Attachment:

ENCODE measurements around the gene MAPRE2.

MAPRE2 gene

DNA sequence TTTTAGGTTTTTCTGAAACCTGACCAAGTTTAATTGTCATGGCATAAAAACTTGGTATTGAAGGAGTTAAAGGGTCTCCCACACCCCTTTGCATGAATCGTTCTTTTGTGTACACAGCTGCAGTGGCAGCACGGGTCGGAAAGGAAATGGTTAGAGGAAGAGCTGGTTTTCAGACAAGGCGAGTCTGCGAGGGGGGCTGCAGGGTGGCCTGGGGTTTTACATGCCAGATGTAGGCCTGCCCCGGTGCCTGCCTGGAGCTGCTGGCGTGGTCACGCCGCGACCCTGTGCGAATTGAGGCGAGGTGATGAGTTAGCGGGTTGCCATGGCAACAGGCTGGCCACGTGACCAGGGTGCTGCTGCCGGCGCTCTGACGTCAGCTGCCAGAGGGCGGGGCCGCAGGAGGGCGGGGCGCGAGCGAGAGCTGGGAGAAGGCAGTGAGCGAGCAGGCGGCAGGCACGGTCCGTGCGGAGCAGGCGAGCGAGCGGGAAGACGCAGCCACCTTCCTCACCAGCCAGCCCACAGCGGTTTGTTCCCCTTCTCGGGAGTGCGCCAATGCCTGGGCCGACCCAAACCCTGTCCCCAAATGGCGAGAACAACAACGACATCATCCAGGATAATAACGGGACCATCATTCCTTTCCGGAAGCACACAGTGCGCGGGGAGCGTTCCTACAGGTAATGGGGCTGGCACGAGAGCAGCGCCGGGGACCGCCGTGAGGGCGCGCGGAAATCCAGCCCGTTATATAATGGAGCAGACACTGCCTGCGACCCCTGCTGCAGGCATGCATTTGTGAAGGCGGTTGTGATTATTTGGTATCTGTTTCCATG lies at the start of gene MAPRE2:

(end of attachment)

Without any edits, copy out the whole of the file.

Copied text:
ENCODE measurements around the gene MAPRE2.

MAPRE2 gene

DNA sequence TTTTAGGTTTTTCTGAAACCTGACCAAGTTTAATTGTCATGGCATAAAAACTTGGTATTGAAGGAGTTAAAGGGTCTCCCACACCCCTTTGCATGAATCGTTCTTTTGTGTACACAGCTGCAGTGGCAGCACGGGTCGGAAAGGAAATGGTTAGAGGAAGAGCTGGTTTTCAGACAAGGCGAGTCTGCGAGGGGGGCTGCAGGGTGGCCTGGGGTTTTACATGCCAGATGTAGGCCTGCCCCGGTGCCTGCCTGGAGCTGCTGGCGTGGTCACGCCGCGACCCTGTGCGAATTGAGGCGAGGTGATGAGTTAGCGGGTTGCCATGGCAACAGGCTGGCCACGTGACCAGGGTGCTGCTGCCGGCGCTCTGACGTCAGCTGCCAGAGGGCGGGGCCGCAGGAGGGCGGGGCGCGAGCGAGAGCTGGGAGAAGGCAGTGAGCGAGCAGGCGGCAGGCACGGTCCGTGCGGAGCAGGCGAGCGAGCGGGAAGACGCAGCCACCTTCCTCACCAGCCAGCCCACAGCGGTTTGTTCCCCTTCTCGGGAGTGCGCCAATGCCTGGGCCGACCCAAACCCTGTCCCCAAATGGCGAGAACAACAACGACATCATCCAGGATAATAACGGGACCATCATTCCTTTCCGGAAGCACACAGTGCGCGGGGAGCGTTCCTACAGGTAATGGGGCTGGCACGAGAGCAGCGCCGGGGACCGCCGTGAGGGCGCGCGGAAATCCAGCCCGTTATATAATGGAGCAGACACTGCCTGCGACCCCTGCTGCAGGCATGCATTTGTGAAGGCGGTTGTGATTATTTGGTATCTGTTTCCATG lies at the start of gene MAPRE2: